But city officials have yet to open the small copper container uncovered Friday when construction crews moved the landmark Sherman Avenue building from its foundation.
"This is exciting," said Councilwoman Jeanne MacLeamy, who watched as the capsule was removed from the church's cornerstone. "We're going to hire a specialist to come up with the best way to open it."
Officials had expected it would take hours to move the former church - which became Novato's City Hall after the Presbyterian congregation moved to 710 Wilson Ave.
Yet crews finished the work in under 45 minutes - leaving archaeologists from William Self Associates of Orinda plenty of time to search for the hidden time capsule.
Parishioner Dick Crocker learned of the capsule while researching the history of the church for its 100th anniversary in 1996.
"I had given up hope of ever seeing it, until my wife found out three or four months ago that they would be moving the building," said Crocker, who served as chairman of the church's centennial committee. "It was supposed to exist, and now they found it."
According to the March 26, 1896, issue of the Marin Journal, the box contains "the records of the first Presbyterian Church of Novato, with a list of its members, copy of the Holy Bible, together with copies of the Marin Journal and Sausalito News."
"How all that stuff is going to have fit in that box - it's hard to believe," Crocker said.
The site at the corner of De Long and Sherman avenues was originally chosen for the construction of a Methodist Episcopal Church, but was abandoned for unknown reasons, according to historian May Rodgers Ungemach's book, "Novato Township."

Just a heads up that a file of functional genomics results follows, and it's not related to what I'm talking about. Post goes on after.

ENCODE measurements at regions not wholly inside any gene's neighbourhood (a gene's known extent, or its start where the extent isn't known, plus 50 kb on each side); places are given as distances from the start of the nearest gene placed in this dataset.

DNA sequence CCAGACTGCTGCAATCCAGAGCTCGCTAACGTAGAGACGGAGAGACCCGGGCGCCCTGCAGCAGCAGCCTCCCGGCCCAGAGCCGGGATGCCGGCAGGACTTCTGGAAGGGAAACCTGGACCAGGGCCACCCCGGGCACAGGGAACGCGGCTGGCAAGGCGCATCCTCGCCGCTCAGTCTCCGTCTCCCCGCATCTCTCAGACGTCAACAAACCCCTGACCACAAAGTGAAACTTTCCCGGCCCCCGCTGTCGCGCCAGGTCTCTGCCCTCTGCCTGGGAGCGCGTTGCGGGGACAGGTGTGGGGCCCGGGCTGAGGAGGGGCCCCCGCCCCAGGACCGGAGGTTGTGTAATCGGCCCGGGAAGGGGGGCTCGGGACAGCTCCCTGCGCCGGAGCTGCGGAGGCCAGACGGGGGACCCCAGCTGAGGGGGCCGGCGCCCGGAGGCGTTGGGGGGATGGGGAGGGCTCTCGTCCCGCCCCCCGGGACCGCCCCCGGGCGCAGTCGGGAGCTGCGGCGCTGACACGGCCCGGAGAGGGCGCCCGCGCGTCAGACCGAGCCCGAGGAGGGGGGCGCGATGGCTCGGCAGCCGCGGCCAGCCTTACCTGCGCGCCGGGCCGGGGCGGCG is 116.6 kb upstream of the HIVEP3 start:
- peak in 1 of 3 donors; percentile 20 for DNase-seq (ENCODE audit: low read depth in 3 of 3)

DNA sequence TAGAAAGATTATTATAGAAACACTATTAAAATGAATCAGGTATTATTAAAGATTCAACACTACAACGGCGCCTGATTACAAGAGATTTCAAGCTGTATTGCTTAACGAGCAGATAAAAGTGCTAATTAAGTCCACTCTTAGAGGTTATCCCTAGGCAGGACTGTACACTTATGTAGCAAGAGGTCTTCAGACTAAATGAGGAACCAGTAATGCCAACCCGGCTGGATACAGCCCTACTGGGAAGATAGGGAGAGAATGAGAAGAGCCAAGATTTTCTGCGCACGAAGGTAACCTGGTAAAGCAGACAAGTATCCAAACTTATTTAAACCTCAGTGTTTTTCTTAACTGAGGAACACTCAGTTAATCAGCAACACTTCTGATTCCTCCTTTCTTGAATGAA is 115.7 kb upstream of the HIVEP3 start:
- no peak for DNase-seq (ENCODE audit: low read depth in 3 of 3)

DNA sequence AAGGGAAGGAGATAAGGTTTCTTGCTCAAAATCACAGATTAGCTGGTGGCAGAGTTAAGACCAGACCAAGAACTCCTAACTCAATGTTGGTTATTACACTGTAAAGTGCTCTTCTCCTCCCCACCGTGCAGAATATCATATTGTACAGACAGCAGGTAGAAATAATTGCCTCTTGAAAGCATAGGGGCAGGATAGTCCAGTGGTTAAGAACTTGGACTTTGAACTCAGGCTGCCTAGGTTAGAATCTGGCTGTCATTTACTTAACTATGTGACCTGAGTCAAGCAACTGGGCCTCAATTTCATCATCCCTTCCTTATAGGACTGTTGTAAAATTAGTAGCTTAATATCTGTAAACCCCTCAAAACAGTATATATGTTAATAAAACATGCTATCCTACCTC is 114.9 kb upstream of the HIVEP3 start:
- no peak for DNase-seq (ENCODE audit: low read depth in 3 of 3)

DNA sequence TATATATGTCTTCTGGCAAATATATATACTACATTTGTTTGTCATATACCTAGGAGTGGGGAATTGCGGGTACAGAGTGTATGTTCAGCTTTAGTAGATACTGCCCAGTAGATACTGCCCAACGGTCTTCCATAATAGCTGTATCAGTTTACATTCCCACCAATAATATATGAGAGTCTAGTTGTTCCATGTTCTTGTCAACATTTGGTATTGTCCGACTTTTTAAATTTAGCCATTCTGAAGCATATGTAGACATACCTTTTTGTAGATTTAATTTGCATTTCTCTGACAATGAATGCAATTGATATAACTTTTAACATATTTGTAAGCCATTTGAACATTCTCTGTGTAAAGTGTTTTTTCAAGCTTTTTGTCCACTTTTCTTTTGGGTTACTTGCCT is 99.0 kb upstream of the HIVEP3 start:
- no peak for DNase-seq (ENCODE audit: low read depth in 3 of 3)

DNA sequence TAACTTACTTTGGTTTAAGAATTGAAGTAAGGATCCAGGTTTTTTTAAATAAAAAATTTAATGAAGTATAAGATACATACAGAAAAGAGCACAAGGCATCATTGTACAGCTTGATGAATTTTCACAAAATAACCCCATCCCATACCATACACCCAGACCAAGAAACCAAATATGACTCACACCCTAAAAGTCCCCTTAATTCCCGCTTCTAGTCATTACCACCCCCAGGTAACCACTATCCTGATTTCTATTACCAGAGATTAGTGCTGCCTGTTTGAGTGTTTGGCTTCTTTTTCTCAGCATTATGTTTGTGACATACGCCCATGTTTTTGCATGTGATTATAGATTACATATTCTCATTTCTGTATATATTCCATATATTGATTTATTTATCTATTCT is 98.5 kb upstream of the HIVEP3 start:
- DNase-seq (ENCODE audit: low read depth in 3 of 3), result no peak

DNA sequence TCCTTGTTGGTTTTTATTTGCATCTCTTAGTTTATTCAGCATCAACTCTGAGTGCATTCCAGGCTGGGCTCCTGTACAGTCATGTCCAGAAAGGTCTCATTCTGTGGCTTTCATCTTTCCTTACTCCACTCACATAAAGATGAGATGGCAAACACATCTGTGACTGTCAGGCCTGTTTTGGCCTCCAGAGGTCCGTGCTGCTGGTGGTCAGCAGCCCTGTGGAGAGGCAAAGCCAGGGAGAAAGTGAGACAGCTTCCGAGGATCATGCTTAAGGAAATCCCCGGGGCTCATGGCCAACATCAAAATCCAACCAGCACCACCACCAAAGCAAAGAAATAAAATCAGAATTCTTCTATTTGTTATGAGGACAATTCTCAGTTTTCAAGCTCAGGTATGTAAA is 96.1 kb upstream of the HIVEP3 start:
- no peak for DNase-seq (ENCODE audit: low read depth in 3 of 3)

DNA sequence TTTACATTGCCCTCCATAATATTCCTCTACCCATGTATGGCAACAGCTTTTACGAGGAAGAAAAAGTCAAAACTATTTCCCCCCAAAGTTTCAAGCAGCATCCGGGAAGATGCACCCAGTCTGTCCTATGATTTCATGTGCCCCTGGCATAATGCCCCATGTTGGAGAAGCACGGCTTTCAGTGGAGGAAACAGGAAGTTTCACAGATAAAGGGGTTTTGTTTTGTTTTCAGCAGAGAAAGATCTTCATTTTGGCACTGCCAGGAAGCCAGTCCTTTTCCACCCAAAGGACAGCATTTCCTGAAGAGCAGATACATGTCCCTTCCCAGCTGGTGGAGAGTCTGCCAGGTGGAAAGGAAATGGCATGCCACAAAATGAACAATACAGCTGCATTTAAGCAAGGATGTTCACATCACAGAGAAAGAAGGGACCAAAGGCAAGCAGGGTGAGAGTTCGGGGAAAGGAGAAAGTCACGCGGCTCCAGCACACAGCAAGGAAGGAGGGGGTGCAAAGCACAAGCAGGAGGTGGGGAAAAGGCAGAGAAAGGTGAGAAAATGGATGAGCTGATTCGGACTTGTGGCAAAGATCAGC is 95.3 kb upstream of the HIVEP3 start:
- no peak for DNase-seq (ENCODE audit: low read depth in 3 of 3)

The area proved acceptable, however, to the Presbyterian Church, North Marin's first Protestant congregation, which had previously met in A.D. Scott's general store at the corner of Grant and Scott avenues. According to the church's history, the original building was painted white and valued at $1,500.
Based on the church's account of its history, archaeologists Friday began looking for the time capsule at the building's southwest corner. After several excavations proved fruitless, however, workers shifted their search to the southeast, finally locating the church's cornerstone at around 1 p.m. and revealing the copper box beneath the concrete.
Archaeologists Eric Strother and Jennifer Lippel used a toothbrush and whisk broom to excavate the dirt and wood fragments around the box. While the capsule - about the size of a cigar box, and colored green from oxidation - appeared little the worse for wear for its time underground, city officials decided they were taking no chances.
"It needs to be opened in a protected way, in a controlled environment," said Assistant City Manager Mary Neilan, who took custody of the box after archaeologists enclosed it in double bubble wrap and placed it in a plastic container. The city would seek a consultant's help in preserving its contents, she said.
The renovation project is expected to be finished in time for the city's 50th anniversary in January 2010.
Read more Novato stories at the IJ's Novato section.
Contact Rob Rogers via e-mail at firstname.lastname@example.org